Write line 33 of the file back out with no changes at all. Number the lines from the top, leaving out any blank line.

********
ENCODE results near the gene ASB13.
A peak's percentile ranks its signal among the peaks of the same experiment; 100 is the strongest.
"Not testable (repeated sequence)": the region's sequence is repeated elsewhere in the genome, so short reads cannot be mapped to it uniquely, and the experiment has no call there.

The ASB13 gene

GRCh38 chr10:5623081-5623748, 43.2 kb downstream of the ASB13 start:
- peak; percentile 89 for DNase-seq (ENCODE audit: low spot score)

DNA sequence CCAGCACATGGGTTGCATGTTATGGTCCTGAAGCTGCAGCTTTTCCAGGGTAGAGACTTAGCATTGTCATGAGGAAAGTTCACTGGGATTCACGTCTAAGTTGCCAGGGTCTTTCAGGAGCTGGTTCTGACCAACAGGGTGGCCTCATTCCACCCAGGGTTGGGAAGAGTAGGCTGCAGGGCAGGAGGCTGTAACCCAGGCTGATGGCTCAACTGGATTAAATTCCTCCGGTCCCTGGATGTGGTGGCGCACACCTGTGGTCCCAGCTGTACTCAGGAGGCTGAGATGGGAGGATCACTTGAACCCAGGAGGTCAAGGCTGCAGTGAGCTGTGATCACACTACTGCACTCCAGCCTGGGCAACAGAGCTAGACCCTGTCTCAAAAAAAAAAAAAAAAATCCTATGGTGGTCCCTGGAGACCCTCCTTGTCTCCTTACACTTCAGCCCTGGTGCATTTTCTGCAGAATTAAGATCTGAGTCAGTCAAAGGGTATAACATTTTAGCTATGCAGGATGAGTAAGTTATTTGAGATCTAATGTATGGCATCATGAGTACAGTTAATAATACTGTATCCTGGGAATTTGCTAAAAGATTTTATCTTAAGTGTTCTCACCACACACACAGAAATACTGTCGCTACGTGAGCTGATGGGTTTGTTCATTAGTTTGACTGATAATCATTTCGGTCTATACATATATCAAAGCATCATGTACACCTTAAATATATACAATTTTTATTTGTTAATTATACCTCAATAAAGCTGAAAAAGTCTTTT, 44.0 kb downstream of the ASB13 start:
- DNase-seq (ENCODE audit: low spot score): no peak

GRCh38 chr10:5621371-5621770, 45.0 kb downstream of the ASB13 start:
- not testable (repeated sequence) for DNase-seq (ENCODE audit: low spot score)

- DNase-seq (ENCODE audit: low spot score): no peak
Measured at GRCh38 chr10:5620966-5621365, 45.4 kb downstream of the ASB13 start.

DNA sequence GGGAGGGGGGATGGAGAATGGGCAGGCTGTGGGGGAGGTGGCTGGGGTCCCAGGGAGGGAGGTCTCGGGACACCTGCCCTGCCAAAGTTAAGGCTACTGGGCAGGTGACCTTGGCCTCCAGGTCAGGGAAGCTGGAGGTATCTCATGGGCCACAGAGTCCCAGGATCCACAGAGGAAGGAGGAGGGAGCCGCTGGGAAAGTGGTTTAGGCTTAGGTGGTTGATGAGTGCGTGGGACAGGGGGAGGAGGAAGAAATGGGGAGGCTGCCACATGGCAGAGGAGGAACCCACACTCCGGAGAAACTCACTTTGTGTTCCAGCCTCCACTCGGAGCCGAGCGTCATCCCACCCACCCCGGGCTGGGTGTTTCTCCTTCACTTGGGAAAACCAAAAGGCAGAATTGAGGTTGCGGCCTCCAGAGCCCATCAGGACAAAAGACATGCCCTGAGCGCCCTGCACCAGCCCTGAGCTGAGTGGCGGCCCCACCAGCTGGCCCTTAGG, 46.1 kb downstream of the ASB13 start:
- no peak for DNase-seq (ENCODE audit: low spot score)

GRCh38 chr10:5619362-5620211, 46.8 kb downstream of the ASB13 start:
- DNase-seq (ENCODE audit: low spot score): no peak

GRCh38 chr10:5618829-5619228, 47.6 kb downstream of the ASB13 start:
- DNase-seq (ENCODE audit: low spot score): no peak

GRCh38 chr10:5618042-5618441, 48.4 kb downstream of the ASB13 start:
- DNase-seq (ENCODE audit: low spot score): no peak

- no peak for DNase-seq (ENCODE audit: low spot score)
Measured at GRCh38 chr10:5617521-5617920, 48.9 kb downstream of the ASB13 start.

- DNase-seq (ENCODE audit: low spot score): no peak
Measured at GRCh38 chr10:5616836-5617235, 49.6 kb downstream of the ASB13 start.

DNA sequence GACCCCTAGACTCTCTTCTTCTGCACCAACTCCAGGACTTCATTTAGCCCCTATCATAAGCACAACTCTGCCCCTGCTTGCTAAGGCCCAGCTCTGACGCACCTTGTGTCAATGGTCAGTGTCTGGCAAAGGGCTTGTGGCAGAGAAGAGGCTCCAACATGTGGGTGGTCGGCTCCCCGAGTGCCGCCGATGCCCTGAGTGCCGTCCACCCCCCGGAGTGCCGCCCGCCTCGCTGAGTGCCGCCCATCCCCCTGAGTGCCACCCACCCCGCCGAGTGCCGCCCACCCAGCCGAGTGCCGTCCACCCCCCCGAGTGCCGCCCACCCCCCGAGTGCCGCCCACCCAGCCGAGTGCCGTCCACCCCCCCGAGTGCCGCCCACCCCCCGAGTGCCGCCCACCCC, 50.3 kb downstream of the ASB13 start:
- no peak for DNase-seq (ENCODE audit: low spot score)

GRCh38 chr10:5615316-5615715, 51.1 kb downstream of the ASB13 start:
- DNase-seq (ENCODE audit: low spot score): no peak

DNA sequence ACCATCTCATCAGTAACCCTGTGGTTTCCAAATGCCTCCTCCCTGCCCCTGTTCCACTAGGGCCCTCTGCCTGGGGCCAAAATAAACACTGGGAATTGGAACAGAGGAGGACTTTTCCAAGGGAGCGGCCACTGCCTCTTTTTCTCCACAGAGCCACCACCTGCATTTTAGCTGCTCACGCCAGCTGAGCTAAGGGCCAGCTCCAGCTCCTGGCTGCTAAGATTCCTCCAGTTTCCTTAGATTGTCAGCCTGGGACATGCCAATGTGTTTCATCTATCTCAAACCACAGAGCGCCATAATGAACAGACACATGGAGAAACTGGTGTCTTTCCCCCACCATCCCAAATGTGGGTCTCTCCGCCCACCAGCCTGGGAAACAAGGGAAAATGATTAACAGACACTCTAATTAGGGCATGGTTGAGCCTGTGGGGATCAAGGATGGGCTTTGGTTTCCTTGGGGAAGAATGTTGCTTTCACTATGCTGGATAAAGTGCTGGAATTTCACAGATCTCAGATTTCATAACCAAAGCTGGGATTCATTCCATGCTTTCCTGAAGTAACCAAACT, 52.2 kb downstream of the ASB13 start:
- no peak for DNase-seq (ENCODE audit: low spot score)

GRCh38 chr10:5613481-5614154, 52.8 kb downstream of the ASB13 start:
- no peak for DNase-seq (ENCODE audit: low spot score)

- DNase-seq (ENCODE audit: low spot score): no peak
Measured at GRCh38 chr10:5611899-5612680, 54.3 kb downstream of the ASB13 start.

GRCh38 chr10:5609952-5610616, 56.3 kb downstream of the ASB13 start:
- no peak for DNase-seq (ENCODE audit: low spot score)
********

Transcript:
- DNase-seq (ENCODE audit: low spot score): no peak